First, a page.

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Married woman can also ask tenant to vacate: Supreme Court

February 12, 2017 05:21 pm | Updated February 13, 2017 12:50 am IST - NEW DELHI

A tenant cannot refuse to vacate a house saying his landlady is married and has her husband’s home to live in, the Supreme Court has held.

Marriage will not extinguish the landlady’s bona fide need to re-take possession of rented premises, a Bench of Justices Dipak Misra and R. Banumathi held in a 12-page judgment recently.

The case concerns eviction suit proceedings filed by Nidhi against her tenant who runs a hotel on rented premises at Moradabad in Uttar Pradesh.

Nidhi wanted re-possession of the rented portion of her house so that she could accommodate her ailing grandparents from the village. She said she and her sisters wanted a separate room to study undisturbed.

Prolonged litigation

Her tenant Ram Kripal Sharma, through his legal heirs, countered that the family was influential and lived in a palatial house — Kath Mahal — which had huge halls and plenty of rooms.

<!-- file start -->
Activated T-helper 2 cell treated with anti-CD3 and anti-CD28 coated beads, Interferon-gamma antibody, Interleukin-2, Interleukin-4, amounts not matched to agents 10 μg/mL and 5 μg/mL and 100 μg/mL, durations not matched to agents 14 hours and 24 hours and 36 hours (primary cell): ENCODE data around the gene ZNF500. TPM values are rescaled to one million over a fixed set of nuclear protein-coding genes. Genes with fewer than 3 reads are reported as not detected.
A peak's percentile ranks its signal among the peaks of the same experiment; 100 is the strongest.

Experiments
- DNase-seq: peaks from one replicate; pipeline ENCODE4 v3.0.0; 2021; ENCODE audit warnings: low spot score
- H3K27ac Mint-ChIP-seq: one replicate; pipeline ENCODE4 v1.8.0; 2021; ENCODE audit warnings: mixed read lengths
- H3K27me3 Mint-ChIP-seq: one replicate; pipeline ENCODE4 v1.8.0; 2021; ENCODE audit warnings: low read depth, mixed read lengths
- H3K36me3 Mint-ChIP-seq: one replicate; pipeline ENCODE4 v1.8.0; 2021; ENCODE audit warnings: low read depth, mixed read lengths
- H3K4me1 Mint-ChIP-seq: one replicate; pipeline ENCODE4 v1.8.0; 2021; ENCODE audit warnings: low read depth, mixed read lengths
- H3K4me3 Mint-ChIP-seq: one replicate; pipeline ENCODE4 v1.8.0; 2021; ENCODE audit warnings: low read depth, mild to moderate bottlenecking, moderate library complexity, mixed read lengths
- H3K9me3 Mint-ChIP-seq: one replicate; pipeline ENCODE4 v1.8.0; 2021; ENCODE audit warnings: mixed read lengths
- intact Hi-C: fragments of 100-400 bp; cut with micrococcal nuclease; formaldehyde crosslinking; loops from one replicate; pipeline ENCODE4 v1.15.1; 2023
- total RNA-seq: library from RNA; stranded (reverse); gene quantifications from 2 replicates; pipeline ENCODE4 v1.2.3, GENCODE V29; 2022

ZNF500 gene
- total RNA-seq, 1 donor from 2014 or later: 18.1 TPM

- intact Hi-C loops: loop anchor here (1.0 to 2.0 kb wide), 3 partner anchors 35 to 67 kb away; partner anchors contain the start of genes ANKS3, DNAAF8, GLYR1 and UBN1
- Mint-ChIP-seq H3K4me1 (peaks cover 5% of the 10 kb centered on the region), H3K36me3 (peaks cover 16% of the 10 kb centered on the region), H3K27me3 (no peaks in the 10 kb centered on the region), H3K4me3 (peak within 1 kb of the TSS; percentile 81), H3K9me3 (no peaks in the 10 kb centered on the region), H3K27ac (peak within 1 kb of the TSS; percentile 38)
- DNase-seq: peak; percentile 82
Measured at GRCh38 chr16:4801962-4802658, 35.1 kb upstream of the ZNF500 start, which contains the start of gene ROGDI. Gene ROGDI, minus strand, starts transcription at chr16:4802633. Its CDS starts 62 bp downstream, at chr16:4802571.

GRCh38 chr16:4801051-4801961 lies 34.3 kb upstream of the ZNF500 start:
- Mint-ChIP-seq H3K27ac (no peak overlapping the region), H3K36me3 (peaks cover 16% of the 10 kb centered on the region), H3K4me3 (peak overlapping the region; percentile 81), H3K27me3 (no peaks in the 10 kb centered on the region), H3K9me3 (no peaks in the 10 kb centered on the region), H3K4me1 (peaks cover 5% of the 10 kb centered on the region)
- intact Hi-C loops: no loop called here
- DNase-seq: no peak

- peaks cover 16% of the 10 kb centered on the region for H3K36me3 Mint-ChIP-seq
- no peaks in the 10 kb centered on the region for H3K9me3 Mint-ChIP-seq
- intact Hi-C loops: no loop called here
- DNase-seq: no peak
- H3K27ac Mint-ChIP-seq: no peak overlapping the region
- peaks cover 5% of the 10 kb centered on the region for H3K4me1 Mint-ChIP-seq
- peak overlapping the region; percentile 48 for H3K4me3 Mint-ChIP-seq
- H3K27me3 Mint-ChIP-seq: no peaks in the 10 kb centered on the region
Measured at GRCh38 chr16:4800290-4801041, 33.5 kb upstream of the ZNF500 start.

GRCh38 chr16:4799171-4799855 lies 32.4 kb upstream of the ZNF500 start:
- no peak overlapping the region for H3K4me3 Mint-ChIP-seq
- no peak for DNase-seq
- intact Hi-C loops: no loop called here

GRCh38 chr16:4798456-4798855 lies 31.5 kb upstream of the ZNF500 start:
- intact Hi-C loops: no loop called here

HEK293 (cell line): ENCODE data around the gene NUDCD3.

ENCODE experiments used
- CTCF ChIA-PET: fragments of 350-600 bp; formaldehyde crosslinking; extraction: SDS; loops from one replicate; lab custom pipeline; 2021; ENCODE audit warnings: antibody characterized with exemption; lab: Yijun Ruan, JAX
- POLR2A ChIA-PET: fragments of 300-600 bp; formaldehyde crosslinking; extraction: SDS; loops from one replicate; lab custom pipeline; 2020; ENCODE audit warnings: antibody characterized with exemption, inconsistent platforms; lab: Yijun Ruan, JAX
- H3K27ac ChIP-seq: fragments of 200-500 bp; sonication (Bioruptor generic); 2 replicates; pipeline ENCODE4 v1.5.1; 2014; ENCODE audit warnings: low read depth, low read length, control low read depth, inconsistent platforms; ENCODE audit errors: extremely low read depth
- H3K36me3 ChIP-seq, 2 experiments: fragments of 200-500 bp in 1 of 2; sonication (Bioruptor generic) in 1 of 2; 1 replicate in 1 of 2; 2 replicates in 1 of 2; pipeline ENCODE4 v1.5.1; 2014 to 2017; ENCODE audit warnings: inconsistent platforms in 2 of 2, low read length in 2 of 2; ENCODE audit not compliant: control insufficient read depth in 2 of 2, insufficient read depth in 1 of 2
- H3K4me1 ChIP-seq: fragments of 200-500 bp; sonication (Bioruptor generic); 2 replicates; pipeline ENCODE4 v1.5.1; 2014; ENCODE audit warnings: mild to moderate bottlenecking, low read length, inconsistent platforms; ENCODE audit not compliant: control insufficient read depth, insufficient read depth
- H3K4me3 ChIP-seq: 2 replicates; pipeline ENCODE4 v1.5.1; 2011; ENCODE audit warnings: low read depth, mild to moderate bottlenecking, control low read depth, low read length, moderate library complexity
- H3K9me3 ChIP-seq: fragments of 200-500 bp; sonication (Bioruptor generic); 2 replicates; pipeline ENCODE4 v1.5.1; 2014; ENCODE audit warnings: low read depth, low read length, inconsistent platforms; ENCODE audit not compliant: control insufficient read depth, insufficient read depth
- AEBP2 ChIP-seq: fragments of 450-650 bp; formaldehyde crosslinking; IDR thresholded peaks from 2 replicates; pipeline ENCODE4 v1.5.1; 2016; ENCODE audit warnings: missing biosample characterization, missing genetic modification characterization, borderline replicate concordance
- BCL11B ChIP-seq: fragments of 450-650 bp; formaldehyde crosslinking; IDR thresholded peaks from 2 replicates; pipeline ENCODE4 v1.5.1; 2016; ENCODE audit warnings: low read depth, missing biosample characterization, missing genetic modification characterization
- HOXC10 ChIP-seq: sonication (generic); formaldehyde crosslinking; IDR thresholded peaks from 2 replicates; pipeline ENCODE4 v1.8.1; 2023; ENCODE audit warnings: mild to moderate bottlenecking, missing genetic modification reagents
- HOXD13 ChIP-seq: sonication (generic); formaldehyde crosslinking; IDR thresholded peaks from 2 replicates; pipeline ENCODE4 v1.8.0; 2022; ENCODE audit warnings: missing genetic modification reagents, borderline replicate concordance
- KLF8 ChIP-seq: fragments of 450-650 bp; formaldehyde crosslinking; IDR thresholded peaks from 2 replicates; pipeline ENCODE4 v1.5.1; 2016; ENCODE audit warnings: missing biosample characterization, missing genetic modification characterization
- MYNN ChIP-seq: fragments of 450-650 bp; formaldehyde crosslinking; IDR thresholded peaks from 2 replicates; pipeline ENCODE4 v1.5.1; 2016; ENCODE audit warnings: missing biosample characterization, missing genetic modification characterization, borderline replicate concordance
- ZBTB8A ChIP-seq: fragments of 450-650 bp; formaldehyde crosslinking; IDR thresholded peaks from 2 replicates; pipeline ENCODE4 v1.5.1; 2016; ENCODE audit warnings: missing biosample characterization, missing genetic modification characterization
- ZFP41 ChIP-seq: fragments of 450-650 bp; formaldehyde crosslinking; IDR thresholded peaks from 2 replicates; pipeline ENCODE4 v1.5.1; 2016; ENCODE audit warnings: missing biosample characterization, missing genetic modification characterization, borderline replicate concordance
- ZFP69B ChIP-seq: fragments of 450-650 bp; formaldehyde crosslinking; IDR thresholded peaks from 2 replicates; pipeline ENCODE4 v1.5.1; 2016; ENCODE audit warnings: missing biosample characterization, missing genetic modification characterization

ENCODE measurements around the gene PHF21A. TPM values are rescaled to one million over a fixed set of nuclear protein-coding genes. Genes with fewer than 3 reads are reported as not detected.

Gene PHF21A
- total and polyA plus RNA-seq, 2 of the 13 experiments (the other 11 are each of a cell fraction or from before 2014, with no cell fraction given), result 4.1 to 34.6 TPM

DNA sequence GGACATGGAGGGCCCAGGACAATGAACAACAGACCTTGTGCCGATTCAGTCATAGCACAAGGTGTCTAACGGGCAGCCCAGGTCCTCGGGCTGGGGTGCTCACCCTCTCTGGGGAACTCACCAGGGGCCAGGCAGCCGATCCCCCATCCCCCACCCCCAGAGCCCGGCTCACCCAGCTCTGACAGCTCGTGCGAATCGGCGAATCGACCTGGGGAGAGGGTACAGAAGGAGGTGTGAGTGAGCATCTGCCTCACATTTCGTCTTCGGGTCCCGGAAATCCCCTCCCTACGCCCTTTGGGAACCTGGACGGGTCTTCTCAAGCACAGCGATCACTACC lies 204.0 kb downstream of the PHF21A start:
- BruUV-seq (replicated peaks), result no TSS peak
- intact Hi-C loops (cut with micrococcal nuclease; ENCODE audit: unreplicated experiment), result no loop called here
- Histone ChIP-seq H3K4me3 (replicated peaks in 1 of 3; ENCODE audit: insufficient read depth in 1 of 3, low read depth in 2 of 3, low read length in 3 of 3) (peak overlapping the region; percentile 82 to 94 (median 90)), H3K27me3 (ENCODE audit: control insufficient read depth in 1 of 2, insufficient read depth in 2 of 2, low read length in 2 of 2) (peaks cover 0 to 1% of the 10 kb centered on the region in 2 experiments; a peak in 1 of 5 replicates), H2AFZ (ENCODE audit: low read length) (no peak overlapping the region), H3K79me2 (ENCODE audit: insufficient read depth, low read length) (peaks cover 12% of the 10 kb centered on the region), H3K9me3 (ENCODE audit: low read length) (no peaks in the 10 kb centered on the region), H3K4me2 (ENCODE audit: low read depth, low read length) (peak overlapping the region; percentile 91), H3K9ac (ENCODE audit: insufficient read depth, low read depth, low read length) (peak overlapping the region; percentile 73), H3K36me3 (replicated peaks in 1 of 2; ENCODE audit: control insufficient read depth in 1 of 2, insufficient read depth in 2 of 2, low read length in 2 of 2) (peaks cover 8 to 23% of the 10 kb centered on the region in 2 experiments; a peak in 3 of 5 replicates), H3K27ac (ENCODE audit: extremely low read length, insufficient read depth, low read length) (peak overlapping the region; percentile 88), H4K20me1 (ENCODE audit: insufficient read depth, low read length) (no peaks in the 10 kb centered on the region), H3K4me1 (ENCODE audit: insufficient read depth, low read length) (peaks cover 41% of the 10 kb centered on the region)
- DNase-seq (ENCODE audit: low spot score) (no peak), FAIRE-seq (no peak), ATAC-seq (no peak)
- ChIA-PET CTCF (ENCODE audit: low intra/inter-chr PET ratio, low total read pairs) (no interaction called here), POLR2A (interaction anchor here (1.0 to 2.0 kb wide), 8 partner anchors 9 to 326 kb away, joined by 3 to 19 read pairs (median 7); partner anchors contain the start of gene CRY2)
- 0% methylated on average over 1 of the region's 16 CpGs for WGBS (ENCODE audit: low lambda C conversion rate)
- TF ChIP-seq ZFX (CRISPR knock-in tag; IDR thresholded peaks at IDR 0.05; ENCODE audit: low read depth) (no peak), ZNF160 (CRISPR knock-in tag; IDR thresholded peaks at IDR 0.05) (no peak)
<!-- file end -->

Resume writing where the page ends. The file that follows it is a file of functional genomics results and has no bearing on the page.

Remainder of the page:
On the other hand, the tenant said, his family survived on the earnings from the hotel. As the litigation dragged on — for 20 years, since 1987 — Nidhi and her sister got married and moved away. The fact that they were married went against them when the case reached the Allahabad High Court.

HC verdict

The High Court agreed with the tenant that there was no need to release the rented portion as Nidhi and her sister were married and lived away from the ancestral home. The court held that their “alleged need disappeared long back.”

It said Nidhi’s husband was a senior-level government servant and had a separate residential accommodation for his family.

Setting aside the High Court decision, Justice Banumathi, who wrote the verdict for the SC Bench, held that just because a woman was married it did not mean that she no longer had her own personal need for space. Merely because her husband had been allotted a government accommodation, Nidhi’s need for more space would not automatically come to an end.

Bona fide requirement

“She requires the scheduled premises for herself as well as for her parents and grandparents and her bona fide requirement has not been properly considered by the High Court,” Justice Banumathi concluded.

She ordered the tenant to vacate the rented premises within a month.

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